Thursday December 5, 2013
The US Centers for Disease Control and Prevention (CDC), Health Canada, and other health agencies around the world want to keep you from getting one thing from friends and family during the holidays: the seasonal flu. In the United States, the CDC and US Department of Health and Human Services have named next week (Dec. 8-14th) as "National Influenza Vaccination Week". First established in 2005, the campaign aims to let people know about the dangers of seasonal flu, and that getting a flu shot still offers the best protection against it.
Why seniors are at greater risk: Older adults with chronic age-related illnesses like heart disease, diabetes, and chronic obstructive pulmonary disease (COPD) are often more vulnerable to complications from the flu because their immune system is already taxed. Likewise, conditions like asthma and congestive heart failure may be made worse by influenza.
The risk is born out by the statistics: as many as 90% of deaths related to the seasonal flu occur in adults older than 65, according to the CDC. In addition, this age group accounts for 60% of hospitalizations due to complications from the flu. People in residential care are perhaps at greatest risk because they live in close proximity with one another, increasing the chances of catching the flu.
Best prevention: Good personal hygiene such as regular hand-washing, along with covering your coughs and sneezes and avoiding people who are sick, can go a long way to preventing the flu. An annual flu shot - provided free of charge in many communities - remains the most reliable way to prevent the flu, which is why the CDC recommends the flu vaccine for all adults over the age of 50.
For all you need to know about the flu shot and other aspects of seasonal influenza (such as whether you have a cold or the flu, see what our Cold and Flu Expert Kristina Duda has to say here.
Seasonal Flu: Protect Yourself, Your Family, and Your Community. Health Canada Public Information Sheet. Accessed December 5, 2013.
Preventing Seasonal Flu With Vaccination. US Centers for Disease Control and Prevention Public Information Sheet. Accessed December 5, 2013.
Monday November 25, 2013
If you've been laid up with a fever, chills and aching joints recently, it may be more than the common cold you're battling: you could have seasonal influenza. While most people recover well from the flu, people over the age of 65 are at greater risk of serious complications like bronchitis, pneumonia and sinus infections than younger people.
Despite the discomfort associated with these secondary infections - especially in the case of sinus infections - antibiotics are rarely necessary to help you recover. That's according to recent prescribing guidelines published by the Infectious Diseases Society of America (IDSA), which recommend using nasal anti-inflammatory medications to improve drainage of congestion and nasal irrigation with saline solution to flush out viruses instead.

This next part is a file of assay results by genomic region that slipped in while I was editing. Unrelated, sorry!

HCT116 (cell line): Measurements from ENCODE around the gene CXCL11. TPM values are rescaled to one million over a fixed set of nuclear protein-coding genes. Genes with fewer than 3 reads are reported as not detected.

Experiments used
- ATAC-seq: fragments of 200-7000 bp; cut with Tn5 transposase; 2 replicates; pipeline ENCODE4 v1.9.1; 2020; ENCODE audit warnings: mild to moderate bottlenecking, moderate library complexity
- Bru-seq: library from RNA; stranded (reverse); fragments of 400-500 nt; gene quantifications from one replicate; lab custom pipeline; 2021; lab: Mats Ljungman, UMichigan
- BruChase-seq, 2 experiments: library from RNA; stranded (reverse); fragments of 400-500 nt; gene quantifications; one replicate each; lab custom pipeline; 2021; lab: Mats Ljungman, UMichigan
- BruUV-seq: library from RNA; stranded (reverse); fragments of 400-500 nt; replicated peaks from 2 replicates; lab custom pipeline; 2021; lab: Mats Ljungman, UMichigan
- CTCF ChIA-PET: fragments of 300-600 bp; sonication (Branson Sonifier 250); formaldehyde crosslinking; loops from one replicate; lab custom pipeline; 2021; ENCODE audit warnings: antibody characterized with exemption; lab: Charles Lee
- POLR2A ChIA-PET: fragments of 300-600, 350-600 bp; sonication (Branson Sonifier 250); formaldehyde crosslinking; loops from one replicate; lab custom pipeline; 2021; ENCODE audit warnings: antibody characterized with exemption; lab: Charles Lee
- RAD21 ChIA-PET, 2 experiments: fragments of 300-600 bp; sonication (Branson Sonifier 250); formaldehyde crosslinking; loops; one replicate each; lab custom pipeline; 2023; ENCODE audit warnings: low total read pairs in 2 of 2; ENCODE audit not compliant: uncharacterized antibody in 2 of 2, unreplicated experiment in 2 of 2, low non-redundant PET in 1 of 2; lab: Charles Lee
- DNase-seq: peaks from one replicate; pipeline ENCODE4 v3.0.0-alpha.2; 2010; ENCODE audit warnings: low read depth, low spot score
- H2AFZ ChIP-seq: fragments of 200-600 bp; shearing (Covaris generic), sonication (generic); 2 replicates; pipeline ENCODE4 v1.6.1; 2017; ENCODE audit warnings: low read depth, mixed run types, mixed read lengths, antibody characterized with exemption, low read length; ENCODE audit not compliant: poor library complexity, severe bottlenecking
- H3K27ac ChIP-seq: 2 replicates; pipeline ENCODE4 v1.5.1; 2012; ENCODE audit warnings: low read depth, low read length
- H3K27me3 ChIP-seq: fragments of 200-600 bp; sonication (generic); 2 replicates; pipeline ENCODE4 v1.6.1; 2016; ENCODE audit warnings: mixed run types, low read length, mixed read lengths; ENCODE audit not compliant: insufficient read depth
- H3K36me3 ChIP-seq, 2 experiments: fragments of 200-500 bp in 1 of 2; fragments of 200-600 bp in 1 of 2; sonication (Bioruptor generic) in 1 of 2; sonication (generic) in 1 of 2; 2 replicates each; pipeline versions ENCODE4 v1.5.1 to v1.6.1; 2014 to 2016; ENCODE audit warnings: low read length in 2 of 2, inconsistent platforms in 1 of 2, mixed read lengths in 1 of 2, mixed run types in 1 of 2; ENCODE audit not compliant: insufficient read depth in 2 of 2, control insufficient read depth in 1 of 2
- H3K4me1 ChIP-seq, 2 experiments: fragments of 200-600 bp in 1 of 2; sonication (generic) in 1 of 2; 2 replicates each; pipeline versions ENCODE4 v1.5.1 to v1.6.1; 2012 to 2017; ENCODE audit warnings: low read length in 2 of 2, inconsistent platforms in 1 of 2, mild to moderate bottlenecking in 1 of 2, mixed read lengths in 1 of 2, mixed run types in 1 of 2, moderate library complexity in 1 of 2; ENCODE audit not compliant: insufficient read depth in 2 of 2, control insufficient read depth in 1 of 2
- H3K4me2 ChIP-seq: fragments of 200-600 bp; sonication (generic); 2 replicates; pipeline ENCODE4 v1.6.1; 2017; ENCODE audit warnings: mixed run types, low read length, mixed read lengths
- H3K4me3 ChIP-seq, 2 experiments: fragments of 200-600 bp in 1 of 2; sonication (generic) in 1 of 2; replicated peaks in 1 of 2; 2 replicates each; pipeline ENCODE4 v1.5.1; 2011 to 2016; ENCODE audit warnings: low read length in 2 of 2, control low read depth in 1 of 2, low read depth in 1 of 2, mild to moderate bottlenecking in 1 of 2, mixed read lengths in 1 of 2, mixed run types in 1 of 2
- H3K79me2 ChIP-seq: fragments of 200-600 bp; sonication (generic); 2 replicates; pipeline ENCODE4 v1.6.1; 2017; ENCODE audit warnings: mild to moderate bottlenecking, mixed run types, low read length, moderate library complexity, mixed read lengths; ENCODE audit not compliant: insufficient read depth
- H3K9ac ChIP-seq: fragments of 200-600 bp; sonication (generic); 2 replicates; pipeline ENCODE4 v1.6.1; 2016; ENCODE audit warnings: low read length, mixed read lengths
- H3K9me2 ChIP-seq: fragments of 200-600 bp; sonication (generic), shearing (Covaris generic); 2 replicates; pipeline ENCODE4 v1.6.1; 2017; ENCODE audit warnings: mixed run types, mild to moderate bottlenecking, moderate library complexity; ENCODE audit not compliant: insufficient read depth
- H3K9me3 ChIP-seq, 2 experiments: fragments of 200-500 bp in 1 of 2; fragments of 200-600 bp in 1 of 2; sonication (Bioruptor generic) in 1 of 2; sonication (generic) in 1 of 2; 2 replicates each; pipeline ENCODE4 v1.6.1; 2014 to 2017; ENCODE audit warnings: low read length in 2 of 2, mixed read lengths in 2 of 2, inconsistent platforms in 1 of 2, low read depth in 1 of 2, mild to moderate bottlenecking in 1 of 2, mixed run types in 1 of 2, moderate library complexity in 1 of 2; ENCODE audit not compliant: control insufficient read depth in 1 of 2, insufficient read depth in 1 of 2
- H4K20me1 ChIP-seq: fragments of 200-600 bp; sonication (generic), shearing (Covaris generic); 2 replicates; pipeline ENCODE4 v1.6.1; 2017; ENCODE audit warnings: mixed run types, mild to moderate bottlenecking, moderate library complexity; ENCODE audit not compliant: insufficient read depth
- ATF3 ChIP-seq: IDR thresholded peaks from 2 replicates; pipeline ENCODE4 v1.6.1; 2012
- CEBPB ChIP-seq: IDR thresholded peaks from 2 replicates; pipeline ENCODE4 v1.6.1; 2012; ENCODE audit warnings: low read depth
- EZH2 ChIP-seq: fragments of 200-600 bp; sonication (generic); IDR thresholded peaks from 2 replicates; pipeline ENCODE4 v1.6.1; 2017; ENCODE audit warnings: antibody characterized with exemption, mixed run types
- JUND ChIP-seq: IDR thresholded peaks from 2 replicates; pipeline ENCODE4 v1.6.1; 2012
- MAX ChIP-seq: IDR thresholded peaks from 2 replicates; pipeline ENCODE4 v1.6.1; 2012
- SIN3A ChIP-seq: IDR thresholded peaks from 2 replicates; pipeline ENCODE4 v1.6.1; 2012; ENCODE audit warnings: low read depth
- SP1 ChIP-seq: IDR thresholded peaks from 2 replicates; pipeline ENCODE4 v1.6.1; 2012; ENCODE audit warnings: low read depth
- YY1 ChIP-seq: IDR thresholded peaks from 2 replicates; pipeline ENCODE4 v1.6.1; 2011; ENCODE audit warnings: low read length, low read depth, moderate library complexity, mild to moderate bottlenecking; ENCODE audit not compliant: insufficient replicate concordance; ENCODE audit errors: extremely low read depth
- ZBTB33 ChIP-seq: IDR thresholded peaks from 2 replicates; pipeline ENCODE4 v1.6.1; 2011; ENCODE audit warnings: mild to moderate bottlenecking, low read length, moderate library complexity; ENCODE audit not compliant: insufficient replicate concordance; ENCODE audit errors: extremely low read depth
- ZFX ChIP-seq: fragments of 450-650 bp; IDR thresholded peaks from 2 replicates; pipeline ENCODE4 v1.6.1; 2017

The ISDA's expert panel was made up of clinicians and researchers in the fields of epidemiology, infectious disease and public health, among others.
Read the entire article: Do I need antibiotics for a sinus infection?
If you are coughing and suspect you may have developed a more serious chest infection such as pneumonia or bronchitis, see your doctor or health-care provider. They can assess whether your illness is likely bacterial or viral in origin, and which medication is most appropriate for you.
And remember, getting the vaccination against seasonal influenza still represents the best way to prevent this potentially serious illness.
Tuesday November 19, 2013
This Thursday the American Cancer Society holds its annual Great American Smokeout. Held on the third Thursday of November, the organization appeals to all smokers to use the day as a trial run for quitting, or to build a smoking cessation plan.
The society has good reason to promote quitting: named by the World Health Organization as the largest preventable cause of death, smoking causes an estimated 6 million deaths worldwide each year. Studies have shown that continuing a heavy habit can rob you of a decade of life, compared with adults who've never smoked. Tobacco can promote heart disease and other serious health problems in addition to lung cancer.
The good news? Quitting even as late as your mid-50s might help you escape as much as 90% of the excess mortality caused by a long-term habit.
What's more, you'll look younger, too.
Saturday November 2, 2013
Judging by research from Carnegie Mellon University, pedestrians should be more careful after tonight's shifting of the clock back one hour. According to a 2007 study of U.S. traffic statistics compiled between 1999 and 2005, there are on average 37 more pedestrians deaths around dinner-time in the month of November when compared with October.</p>
Professors Paul Fischbeck and David Gerard attribute the rise in fatalities to increased darkness, surmising that drivers accustomed to daylight require time to adjust.
"We see the opposite effect in the spring, when the clock is turned ahead," Fischbeck told me in an interview. "It's the morning traffic rush that's affected, though not as much." Pedestrian fatalities do not rise by the same degree in March -- when Daylight Saving Time begins -- as they appear to do in November, according to the team's research.
Though previous research also found a jump in the number of vehicle collisions, Fishbeck's database shows no such increase.
Sood, Neeraj and Ghosh, Arkadipta. "The Short and Long Run Effects of Daylight Saving Time on Fatal Automobile Crashes." The B.E. Journal of Economic Analysis & Policy. Volume 7, Issue 1. DOI:10.2202/1935-1682.1618, February 2007.